We’ll see if this challenge — made apparent through search engine marketing and other forms of online advertising — applies to social networking and viral marketing as well. My guess is that it will.
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More background and detail about the nuts and bolts of these ad products are available from CNET and Techcrunch.



One Comment

One Comment »

  • Brian said:

    Could VOIS.com become another Facebook?

    Since the advent of social networking sites in 1997, the phenomenon has taken the world by storm. Once called a passing fad social networking is now a thriving business, in 2006, alone it garnered over $6.5 billion in revenue, while the three biggest players, connected over 280 million subscribers in a way never known before to society. This form of connection has drawn the globe closer together than anyone ever predicted.

    Just a few years ago, MySpace.com, solely dominated the social networking site market with almost 80% of the social networking site market but now websites like Facebook entered the social networking site race becoming the 8th most viewed website in the U.S. according to web measuring traffic site Alexa.com. Facebook.com which originally started at Harvard University , later extended to Boston area schools and beyond has mystified many naysayer’s with its explosive growth over the last three years and an astounding asking price of $10-$15 billion dollars for the company. But who will be next?

    Who will carry the torch into the future?

    With the rapid growth of the likes of MySpace and Facebook the burning question on everyone’s tongue is who is next? As with any burgeoning field many newcomers will and go but only the strong and unique will survive. Already many in the field have stumbled, as indicated by their traffic rankings, including heavily funded Eons.com with its former Monster.com founder at the helm, Hooverspot.com and Boomj.com with its ridiculous Web 3.0 slogan. There are many possibilities but it is a dark horse coming fast into view and taking hold in the social networking site market at the global level that has us interested the website – Vois.com. Less than a year ago, this newest contender directed at 25 to 50 years olds graced the absolute bottom of the list with its website ranked at a dismal 5,000,000. With not so much as a squeak this rising star has come from the depths of anonymity growing an eye-popping 10,000% in less than one year to make itself known worldwide now sporting a recent web traffic ranking in the 5,000 range.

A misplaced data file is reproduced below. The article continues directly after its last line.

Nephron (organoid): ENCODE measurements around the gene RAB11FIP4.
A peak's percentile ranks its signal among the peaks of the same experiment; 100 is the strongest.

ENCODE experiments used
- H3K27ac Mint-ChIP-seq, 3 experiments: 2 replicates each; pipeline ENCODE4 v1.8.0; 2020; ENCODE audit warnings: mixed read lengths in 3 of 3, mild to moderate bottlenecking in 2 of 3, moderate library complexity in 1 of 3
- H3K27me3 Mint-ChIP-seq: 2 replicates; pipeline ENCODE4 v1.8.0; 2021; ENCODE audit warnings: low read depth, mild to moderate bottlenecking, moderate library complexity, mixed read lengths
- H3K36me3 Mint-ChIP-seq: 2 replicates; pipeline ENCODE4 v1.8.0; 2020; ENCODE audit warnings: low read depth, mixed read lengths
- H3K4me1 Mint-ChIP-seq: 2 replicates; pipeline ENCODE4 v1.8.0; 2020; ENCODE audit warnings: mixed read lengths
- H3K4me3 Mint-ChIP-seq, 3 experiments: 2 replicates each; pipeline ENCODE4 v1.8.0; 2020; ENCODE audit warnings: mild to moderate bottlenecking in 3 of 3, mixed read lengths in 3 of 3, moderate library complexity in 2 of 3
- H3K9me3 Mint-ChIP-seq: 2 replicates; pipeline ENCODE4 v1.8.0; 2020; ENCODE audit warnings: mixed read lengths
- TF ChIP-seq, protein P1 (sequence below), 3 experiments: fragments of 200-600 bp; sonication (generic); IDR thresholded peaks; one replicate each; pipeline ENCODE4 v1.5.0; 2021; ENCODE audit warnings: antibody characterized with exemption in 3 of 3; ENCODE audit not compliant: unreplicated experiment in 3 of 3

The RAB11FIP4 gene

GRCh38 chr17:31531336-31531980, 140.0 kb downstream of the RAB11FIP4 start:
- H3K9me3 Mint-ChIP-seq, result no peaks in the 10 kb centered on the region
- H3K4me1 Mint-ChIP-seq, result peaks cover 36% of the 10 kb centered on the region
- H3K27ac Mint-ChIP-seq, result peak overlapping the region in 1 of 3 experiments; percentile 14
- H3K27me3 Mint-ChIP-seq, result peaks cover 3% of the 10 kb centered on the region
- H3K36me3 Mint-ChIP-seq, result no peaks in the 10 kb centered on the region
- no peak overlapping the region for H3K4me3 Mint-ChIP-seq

Understanding the Market

    When people in the United States hear about Facebook and other services such as MySpace the widely held belief is that these websites are globally used and are as synonymous as Google or Yahoo in regards to having a global market presence. This idea is completely misguided. Now it is true that both of these social networking giants are geared to service the western industrialized cultures but when it comes to the markets of the future, the emerging markets, they have virtually no presence. The sites themselves are heavily Anglicized, and Facebook in particular has an extremely complicated web interface that eludes even those familiar with the language, making them virtually inaccessible in other parts of the world even where English is the main language.